What is periodontal disease?

Periodontal disease is inflammation of the tissues which support teeth and attach them to the jaw. If inflammation only involves the soft gum tissue, it is called gingivitis, a precursor to periodontal disease. Once inflammation reaches the underlying bone, it is termed periodontitis.

The beginning of plaque formationHow does periodontal disease start?

If plaque is allowed to build up on teeth, toxins produced by bacteria inflame the gums. This early stage of periodontal disease is called gingivitis.

 

 



Signs of periodontal diseaseWhat are the signs of periodontal disease?

Periodontal disease can sometimes go unnoticed until it is quite advanced. However, most people will notice some of the following signs:

Red, swollen gums
Bleeding gums
Bad breath
Bad taste
Gum recession
Teeth drifting apart
Loose teeth

Inflamed gumsThe classic sign of gingivitis - red, swollen gums which bleed on brushing - is often the first indication of periodontal disease. Gum recession and loosened teeth occur at later stages of periodontal disease.

What do inflamed gums look like?

Inflamed gums are red, swollen and bleed on brushing. Plaque is often visible on the surfaces of teeth, next to areas of inflammation.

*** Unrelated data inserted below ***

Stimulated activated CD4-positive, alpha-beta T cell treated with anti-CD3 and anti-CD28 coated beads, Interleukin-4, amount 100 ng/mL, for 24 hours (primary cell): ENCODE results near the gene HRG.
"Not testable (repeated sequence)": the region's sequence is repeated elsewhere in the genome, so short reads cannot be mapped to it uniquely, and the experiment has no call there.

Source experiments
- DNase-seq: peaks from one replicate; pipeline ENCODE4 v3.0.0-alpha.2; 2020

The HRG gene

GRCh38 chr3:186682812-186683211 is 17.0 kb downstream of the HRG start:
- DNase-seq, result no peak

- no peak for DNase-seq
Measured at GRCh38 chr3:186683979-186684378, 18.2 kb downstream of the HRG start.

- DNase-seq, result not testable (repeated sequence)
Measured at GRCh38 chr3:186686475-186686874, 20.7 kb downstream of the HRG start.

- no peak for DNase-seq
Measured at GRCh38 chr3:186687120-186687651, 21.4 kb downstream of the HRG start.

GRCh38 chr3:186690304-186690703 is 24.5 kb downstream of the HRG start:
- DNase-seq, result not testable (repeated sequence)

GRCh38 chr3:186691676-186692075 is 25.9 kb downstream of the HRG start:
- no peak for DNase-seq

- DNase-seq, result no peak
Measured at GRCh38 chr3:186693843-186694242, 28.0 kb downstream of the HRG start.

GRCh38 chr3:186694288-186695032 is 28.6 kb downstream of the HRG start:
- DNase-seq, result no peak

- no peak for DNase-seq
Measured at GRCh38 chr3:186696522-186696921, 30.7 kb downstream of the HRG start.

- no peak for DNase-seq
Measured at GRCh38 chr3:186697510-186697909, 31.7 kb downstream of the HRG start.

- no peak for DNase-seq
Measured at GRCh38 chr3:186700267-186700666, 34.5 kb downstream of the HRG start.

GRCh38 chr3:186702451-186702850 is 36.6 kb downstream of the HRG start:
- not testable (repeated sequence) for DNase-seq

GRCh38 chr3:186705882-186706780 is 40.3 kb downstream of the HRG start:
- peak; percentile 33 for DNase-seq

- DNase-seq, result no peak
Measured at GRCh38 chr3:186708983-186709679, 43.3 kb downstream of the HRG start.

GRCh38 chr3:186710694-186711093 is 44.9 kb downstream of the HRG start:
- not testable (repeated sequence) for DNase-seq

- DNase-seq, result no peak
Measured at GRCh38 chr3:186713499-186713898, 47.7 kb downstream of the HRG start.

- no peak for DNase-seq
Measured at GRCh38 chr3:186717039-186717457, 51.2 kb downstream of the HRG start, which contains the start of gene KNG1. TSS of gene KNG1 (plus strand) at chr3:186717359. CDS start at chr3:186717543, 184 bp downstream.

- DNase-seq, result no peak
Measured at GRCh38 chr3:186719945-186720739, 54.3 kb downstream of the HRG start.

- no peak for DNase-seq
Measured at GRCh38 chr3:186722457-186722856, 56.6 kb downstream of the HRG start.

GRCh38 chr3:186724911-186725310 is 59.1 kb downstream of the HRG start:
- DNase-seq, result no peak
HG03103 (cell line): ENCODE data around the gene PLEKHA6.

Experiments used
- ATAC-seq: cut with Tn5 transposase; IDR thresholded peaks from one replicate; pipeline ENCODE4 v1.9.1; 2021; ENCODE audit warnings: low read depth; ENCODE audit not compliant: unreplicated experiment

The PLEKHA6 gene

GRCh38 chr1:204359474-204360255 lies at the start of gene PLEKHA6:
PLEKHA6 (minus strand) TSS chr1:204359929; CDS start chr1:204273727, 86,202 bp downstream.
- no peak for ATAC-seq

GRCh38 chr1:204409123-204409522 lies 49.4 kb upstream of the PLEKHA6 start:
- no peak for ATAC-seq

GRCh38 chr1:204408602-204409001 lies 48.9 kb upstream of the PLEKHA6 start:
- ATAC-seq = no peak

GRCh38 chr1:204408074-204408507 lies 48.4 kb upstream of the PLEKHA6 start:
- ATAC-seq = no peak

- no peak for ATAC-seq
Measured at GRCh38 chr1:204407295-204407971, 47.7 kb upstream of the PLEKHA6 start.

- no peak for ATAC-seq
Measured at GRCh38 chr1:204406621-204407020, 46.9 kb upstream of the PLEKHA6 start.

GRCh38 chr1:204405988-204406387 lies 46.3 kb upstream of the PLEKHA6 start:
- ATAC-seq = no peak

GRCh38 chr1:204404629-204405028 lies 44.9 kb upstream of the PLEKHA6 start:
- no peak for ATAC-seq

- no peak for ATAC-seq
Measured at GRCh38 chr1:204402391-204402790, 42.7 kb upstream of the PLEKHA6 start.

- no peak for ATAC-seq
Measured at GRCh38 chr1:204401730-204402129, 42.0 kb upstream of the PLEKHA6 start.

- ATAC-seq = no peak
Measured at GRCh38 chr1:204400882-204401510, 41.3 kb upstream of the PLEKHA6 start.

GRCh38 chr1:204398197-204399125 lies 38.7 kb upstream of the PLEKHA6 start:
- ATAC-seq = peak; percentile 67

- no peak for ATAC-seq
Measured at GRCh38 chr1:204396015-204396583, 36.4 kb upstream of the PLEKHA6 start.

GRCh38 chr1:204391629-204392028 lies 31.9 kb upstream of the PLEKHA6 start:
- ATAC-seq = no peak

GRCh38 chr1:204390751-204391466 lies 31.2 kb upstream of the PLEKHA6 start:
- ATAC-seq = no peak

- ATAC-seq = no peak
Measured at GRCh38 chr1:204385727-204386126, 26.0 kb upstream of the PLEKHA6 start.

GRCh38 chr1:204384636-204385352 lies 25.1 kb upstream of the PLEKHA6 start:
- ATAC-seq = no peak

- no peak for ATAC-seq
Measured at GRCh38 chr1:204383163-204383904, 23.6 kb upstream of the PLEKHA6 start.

A pocket of plaqueHow does gum inflammation spread?

In time, plaque around the crown of the tooth may spread down below gum level. This usually occurs slowly and the inflammation produced results in the formation of 'pockets' (spaces between teeth and gum) and bone destruction. Periodontitis is the name given to the stage of gum disease when inflammation reaches the bone.

 

 

Plaque collects in pocket

As more bone is destroyed, the tooth begins to loosen. As the pockets around it get deeper, abscesses can occur. Sometimes the gum will shrink and part of the tooth root will become exposed. Periodontitis may reach an advanced stage without causing any pain.

Do all teeth in the mouth become affected to the same extent?

No. Teeth that are kept completely clean will stay free from gum disease. When present, periodontal disease is usually more severe towards the back of the mouth and between the teeth; these are areas that are difficult to keep clean and free of plaque.